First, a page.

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Founded 1999
Headquarters Kuala Lumpur, Malaysia,
Owner JobStreet Corporation Berhad
Alexa rank Negative increase 98,028 (April 2014)[1] (also known as AW) is a Malaysia-based automotive web portal operated by Sdn. Bhd., a wholly owned subsidiary of job portal[2]

It should not be confused, however, with Autoworld, which is a Malaysia-based Chinese language printed magazine, nor should it be confused with, a US-based website of similar function.[3]

It originally started off in 1999 as a web trading platform for the buying and selling of cars (and it is still the main focus now in 2009 and after) before evolving to incorporate more sections in its website.[4] Currently, AW consists of an emzine, blog, forum, buy/sell sections for cars and parts, and also direct links to contacts with advertising dealers.[2]


Web development for AW started in 1998 by K.S. Wei and Richard Tan, owners of, a Malaysian auction website in the vein of eBay.[5] The website was eventually launched on 9 Nov 1999 by Malaysia’s Minister of Energy, Water and Communications at the time, Amar Leo Moggie.[4]

Initially, AW was wholly owned by Interbase Resources Sdn Bhd, the owners of the aforementioned However, by launch time, Interbase has retained only 49% of the website’s ownership, with the now defunct Heritage Vest owning the remaining 51%.[6][7]

In 2001, AW became a wholly owned subsidiary of Heritage Vest’s parent company Hong Leong Credit. Under Hong Leong’s ownership, AW soared to great readership heights, especially in late 2003, when a user posted leaked photos Proton Gen.2 months ahead of its launch. The incident was hugely controversial, but it directly led to a multiple-fold increase of traffic going into the website.

Since then, however, readership has been on a decline, in the wake of emergence of alternative automotive websites coupled with the fact that the website is left to auto-pilot, surviving mainly on user generated contents since 2004 (after half the team was slashed to keep cost low) while the Hong Leong management go on an active lookout for a buyer.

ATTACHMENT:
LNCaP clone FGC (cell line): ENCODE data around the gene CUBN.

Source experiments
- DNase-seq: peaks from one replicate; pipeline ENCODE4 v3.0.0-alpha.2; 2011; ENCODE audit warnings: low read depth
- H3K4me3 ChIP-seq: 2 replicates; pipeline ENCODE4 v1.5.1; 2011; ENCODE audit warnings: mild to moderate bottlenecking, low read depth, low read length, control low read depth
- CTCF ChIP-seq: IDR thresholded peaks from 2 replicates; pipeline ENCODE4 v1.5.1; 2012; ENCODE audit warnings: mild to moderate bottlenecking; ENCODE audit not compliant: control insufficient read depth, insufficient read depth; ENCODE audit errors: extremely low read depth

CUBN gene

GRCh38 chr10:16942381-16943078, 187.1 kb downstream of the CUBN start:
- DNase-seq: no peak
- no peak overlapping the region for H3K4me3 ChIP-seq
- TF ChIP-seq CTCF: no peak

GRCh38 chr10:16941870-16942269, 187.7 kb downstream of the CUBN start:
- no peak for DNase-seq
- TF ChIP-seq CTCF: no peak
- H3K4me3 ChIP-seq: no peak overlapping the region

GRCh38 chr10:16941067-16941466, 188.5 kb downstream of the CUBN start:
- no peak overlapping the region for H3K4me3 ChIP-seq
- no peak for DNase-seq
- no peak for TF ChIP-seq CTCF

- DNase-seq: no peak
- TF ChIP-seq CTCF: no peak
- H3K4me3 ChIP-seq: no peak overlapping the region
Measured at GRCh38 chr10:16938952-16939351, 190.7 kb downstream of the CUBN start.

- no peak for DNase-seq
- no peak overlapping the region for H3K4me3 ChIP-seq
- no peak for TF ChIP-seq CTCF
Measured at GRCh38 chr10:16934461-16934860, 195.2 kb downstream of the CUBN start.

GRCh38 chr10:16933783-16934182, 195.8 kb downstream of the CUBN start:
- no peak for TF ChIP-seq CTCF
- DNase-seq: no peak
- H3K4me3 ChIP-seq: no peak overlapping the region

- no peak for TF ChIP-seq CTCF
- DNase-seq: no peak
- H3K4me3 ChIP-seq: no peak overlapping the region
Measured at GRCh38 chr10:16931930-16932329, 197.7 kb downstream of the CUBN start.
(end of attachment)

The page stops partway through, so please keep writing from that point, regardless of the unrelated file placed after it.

In 2008, Hong Leong finally offloaded AW to’s wholly owned subsidiary, Sdn. Bhd., who assumed complete ownership of the website.[8]


Malaysian auto journalist Chips Yap was hired as’s editor in year 2000. He remained as editor until 2004, when he left to help start rival website Motor Trader, and was replaced by the aforementioned YS Khong, who still remains as the website’s editor today.

One such member, simply known as TheGunner, joined the writing team in late 2008, and has been actively contributing content since then. Other content contributors include Chan Eu Jin, drexchan, tedtarg, jimijamison and jaime. Chan Eu Jin is said to be the former president and founder of V-Sixers Club – a reputable owners’ club for the Proton Perdana V6 formed in 2001, while drexchan is co-owner of a business specializing in performance parts and accessories.[9]


Shortly prior to its launch in 2004, pictures of the Proton Gen.2, then known as the Wira Replacement Model (WRM) was leaked into the internet, first appearing in’s photo section, uploaded by a registered user. The incident saw Proton lodge a police report to investigate the leak, resulting in then-editor Chips Yap and some Autoworld staff being summoned to record statements in the Ibu Pejabat Polis Kontinjen Kuala Lumpur [1]. Autoworld cooperated and provided some relevant details to the Royal Malaysian Police that leads to the actual person posting the pictures. However, despite all that trouble, that incident saw a tremendous surge in Autoworld’s readership, to heights it has yet to recapture.

In November 2007, Autoworld was once again subject to investigation by authorities, this time by the Malaysian Communications and Multimedia Commission (MCMC) after members of its forum wrote sensitive comments regarding Proton and Islamic cars.

Early 2009, the website was defaced by a group of seasonal hackers who manage to find some loopholes in the website.

Despite having a controversial history, Autoworld’s forums actually played a pivotal role in the recovery of former editor Chips Yap’s Ford Escape, which was stolen from his apartment’s parking lot. Then still AW’s editor, he posted a description of his car on the forum section, which led to a forum member spotting it on the road.

Current editor YS Khong also had his car, a Proton Putra, stolen in his tenure as Autoworld’s editor. Like Yap’s however, his car too was recovered, but by the Royal Malaysian Police.[10]